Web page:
Change is never easy. It’s a difficult, often insurmountable, hill to climb that challenges all who seek its whispered promises of better futures and different paths to push themselves to their absolute limit in the quest to discover its many hidden truths and joys. Elusive and secretive, but always worth fighting for, change can be painful as well as liberating, and Mongrel, Sayra Begum’s unfailingly honest, enchanting and, at times uncomfortable and demanding, account of a young Muslim growing up in modern Britain examines how arduous social and personal change can be when the old world meets the new and their seemingly incompatible values and ideals collide.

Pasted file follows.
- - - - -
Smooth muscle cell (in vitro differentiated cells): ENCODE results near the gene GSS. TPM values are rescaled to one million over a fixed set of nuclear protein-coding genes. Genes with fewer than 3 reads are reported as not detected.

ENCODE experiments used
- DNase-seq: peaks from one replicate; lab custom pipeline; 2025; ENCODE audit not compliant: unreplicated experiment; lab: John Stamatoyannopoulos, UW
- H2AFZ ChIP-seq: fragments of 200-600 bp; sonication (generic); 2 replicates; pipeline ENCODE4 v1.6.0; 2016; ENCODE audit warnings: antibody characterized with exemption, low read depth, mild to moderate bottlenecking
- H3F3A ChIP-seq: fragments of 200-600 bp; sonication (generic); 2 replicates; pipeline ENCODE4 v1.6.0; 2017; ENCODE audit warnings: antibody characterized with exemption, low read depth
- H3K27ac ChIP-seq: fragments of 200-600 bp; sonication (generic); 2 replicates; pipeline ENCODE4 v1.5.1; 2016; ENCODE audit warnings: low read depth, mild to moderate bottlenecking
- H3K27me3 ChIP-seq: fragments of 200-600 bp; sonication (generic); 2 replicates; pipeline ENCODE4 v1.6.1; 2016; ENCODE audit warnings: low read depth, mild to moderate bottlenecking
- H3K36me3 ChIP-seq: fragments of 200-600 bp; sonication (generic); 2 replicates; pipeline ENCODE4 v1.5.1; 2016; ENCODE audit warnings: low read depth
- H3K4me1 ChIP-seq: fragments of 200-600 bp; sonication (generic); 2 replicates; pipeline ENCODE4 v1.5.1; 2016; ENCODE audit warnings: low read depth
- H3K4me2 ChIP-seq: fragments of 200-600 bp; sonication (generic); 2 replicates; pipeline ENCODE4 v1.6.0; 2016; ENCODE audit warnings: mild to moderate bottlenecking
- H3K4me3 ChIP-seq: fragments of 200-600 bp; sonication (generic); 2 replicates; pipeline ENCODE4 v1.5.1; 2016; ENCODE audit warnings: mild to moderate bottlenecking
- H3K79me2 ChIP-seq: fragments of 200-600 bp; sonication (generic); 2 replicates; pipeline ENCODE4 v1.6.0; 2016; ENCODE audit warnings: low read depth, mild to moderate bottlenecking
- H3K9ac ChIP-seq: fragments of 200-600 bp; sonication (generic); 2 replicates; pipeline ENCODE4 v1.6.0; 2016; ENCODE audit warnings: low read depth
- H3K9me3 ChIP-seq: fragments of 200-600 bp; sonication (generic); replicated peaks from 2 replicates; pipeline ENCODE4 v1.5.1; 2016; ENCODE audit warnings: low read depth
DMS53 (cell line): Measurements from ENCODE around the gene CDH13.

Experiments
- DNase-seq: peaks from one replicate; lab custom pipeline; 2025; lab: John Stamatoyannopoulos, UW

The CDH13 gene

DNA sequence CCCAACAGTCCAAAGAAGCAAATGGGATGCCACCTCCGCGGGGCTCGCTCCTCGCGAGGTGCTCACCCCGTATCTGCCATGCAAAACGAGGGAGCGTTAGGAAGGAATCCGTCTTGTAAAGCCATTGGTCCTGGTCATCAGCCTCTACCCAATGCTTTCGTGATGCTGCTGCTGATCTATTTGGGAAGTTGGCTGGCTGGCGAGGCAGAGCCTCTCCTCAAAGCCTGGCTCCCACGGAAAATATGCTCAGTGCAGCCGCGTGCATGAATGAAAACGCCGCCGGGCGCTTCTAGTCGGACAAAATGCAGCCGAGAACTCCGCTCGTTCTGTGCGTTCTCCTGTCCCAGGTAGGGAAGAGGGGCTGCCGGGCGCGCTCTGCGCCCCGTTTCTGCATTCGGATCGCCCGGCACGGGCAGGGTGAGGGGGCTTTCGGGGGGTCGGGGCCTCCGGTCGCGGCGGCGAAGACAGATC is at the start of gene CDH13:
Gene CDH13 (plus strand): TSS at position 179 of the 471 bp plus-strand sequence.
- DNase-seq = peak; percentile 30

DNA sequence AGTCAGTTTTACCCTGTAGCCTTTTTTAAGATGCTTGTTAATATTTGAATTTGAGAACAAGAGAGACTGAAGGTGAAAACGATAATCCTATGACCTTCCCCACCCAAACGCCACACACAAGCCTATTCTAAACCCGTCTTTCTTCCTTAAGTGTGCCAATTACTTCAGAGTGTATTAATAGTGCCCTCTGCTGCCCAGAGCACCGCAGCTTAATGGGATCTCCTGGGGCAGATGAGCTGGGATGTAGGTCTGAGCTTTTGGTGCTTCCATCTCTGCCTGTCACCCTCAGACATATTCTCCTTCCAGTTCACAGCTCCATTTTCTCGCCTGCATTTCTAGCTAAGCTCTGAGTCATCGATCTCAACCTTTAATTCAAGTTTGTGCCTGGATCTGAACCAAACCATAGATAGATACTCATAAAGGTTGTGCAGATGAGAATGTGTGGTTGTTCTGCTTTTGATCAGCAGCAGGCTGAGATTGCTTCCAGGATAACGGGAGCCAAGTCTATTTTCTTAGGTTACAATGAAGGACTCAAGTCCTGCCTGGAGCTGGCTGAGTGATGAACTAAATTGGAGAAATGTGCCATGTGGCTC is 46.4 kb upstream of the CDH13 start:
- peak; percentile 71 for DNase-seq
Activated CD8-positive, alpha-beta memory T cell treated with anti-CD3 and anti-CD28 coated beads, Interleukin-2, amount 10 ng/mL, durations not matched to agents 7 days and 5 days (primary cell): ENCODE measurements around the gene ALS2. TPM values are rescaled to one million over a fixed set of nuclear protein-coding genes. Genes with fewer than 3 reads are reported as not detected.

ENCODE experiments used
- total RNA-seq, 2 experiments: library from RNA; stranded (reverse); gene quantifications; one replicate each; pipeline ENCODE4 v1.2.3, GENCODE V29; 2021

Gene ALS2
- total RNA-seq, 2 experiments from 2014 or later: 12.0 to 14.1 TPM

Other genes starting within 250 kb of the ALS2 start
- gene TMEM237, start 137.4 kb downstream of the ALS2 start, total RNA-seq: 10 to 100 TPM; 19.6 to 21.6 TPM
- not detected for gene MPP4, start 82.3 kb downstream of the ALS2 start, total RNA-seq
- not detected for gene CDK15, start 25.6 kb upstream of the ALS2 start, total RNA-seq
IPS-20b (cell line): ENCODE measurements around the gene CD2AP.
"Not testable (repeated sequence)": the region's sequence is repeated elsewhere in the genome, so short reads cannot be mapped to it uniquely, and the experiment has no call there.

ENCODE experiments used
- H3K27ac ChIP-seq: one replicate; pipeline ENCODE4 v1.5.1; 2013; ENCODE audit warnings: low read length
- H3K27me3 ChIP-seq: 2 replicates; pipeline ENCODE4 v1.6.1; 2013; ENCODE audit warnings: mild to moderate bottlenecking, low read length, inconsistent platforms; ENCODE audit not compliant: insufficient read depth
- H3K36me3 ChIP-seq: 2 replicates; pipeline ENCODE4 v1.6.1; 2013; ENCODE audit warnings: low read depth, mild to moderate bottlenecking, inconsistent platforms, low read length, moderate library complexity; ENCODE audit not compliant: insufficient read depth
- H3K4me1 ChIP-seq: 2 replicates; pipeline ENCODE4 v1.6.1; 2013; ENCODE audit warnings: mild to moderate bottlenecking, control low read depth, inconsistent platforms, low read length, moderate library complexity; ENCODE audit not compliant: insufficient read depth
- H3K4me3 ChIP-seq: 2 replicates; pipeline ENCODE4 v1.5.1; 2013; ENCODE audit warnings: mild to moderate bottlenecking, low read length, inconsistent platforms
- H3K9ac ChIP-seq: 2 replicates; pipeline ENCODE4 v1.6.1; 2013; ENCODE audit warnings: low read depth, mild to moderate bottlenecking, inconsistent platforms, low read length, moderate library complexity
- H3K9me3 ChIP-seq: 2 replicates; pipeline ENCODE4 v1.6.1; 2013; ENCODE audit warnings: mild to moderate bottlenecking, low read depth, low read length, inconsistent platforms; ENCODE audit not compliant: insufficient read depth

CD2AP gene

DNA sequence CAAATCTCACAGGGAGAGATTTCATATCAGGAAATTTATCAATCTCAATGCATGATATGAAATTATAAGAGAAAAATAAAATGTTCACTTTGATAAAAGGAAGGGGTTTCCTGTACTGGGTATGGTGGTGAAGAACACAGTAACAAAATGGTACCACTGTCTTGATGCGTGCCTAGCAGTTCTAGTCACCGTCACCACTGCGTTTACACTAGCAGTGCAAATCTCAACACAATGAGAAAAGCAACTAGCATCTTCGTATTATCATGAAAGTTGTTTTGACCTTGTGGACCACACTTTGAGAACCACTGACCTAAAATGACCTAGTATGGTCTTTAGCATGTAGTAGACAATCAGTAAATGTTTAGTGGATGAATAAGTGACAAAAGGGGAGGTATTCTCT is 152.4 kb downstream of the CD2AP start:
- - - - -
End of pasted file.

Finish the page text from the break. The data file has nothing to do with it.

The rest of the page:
Begum’s story charts the personal struggle that central character Shuna finds herself imprisoned in, as she desperately tries to cling to her faith and belief in family while trying to discover who she is and her place in her adoptive home. Semi-autobiographical and told in stark, beautifully detailed monochromatic imagery that reflects the strict absolutes that define Shuna’s life, Mongrel is a powerful testament to the human spirit and it’s need to find some sort of connection and meaning in the everyday rules that govern our existence in order to attempt to understand the bigger picture and the much larger whole that we’re all part of. Intimate, candid and powerful, Mongrel seamlessly incorporates the all too real difficulties people are forced to deal with and overcome when the things that separate us as a species do their utmost to subsume everything that connects us into a story of loss, love and how sometimes the answers to the questions that we all invariably ask ourselves, aren’t the ones we want, or need. Recommended… Tim Cundle
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